Marshall was a nondenominational missionary in Haiti before he committed to United Methodist ministry.
“There’s a beauty within the people there that’s very difficult to explain,” Marshall said.
VOLUNTEER TEAMS IN HAITI
Many United Methodist volunteer teams participated in earthquake relief and recovery work through the Haiti Response Plan, a three-year partnership of the United Methodist Committee on Relief, United Methodist Volunteers in Mission and the Methodist Church of Haiti (EMH).
Between 2010 and 2013, the work of more than 4,000 volunteers was coordinated through the plan, which has since transitioned to local leadership under Carine Odilus, EMH coordinator for volunteer teams.
The Rev. Gesner Paul, EMH president, said he would like to see an increase in the current number of volunteer teams assisting the Haitian church. “Things are a little bit slow,” he explained. “What we would like to see happening would be to have more teams… so that we could have more work done.”
The majority of volunteer reconstruction projects on the priority list have been completed, said the Rev. Jim Gulley, who has helped coordinate the partnership in Haiti. He acknowledged that “the numbers of teams have slowed down considerably since the end of the Haiti Response Plan.”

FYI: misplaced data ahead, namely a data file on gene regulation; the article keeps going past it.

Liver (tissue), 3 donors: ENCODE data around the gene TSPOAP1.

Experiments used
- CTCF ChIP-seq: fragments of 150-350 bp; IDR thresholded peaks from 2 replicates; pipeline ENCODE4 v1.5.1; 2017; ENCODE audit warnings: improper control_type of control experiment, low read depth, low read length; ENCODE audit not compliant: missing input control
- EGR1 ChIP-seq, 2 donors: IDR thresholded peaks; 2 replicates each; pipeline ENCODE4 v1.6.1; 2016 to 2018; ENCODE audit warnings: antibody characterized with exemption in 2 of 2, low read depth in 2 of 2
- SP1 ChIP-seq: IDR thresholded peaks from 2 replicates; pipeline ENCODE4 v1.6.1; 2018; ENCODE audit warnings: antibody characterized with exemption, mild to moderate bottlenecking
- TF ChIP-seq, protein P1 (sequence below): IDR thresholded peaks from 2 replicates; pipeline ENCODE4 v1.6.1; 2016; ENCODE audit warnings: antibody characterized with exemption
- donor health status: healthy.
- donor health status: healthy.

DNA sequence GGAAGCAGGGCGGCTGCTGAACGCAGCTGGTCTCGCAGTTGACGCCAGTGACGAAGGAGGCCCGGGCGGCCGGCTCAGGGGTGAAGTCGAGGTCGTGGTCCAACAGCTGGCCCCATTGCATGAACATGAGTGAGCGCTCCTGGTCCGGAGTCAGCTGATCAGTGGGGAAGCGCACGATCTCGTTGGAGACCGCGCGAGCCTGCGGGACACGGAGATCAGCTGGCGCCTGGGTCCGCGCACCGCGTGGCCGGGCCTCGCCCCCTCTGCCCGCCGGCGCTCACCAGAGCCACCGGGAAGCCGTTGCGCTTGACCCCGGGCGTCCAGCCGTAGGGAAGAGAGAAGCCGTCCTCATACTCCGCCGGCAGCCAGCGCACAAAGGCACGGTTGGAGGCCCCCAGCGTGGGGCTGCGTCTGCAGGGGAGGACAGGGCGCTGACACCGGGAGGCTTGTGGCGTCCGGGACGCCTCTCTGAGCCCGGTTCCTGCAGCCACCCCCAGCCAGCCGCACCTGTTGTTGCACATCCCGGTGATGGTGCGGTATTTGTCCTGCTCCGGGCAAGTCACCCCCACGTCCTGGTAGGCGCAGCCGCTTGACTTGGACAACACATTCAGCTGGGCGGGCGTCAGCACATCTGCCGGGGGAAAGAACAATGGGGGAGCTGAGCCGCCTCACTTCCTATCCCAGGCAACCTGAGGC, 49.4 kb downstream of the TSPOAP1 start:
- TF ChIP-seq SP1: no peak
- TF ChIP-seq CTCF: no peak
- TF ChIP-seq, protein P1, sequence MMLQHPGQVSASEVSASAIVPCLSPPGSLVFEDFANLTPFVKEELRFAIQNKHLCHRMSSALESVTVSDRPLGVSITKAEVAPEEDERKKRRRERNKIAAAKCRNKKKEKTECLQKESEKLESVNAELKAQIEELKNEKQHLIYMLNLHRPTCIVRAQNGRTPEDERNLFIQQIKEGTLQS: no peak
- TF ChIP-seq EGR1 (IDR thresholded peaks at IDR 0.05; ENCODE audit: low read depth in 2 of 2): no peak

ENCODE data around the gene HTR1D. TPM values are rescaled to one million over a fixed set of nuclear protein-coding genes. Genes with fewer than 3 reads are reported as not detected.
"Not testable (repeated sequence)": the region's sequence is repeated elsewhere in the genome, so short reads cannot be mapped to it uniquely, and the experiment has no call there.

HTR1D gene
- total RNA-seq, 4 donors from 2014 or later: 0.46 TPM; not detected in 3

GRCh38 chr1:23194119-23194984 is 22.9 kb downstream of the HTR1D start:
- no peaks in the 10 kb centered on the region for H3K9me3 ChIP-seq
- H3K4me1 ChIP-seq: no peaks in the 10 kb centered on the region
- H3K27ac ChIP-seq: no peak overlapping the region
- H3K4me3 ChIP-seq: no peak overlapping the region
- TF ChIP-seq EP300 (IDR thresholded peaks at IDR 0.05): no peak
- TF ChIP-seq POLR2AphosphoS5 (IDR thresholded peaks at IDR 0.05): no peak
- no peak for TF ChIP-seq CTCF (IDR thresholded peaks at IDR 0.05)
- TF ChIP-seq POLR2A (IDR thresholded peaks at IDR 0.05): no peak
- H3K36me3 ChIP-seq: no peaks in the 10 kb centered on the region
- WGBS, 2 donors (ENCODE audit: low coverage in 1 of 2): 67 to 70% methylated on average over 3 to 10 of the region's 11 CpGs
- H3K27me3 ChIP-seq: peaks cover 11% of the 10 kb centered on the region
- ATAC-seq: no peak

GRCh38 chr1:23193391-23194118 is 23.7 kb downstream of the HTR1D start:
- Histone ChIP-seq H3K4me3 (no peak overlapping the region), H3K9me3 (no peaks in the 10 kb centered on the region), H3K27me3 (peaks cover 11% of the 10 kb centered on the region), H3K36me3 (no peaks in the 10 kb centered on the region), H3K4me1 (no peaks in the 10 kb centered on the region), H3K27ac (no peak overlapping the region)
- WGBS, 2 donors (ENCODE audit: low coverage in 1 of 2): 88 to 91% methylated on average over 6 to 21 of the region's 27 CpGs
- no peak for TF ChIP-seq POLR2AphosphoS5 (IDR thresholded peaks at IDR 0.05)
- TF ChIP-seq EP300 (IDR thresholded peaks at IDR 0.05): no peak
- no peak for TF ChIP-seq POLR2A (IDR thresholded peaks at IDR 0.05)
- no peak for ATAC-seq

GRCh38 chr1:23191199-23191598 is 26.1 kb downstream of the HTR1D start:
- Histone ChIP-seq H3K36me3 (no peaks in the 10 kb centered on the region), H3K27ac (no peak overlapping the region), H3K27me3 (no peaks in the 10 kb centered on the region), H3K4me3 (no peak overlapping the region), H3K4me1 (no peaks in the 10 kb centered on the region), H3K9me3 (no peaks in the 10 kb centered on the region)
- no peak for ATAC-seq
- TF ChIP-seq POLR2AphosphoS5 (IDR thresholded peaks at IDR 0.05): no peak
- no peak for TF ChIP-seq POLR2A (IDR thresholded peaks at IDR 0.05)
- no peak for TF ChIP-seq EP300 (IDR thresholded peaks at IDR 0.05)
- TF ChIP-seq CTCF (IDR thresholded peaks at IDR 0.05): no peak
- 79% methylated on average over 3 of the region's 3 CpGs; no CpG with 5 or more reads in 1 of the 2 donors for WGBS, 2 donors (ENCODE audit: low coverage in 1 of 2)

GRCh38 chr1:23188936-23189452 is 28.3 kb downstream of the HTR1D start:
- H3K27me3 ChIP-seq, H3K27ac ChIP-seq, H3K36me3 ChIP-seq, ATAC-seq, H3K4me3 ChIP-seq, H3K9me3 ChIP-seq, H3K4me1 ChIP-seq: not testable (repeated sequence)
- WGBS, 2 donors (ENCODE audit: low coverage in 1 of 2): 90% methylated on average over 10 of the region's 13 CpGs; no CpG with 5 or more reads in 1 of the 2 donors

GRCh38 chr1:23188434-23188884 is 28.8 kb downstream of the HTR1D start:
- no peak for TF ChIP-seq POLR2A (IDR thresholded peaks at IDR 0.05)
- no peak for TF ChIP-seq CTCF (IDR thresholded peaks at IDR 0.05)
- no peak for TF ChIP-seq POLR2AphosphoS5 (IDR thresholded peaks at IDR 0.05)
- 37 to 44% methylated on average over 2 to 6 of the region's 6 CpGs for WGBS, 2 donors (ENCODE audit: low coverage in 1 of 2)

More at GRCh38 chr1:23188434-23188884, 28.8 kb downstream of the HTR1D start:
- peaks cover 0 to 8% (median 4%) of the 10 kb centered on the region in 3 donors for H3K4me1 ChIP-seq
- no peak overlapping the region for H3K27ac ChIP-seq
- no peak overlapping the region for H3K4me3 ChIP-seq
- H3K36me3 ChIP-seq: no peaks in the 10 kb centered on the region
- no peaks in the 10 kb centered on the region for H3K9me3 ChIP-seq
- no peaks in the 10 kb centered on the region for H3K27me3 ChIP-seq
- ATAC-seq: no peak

As of December, 45 volunteer teams were scheduled from that month through March, according to the church’s VIM newsletter. Plenty of slots were available for February, April and beyond. Those interesting in scheduling a team can contact a jurisdictional UMVIM coordinator or Odilus at firstname.lastname@example.org.
A near death experience
The ongoing commitment to Haiti extends to United Methodist conferences, such as the New York Conference.
Vescuss and his wife, the Rev. Wendy Vescuss, coordinate the conference’s Mountains of Hope for Haiti task force, which supports a clinic, school and church in the small mountain village of Furcy, about 30 miles southeast of Port-au-Prince.
Conference churches come together to provide funds and send volunteer teams to Furcy.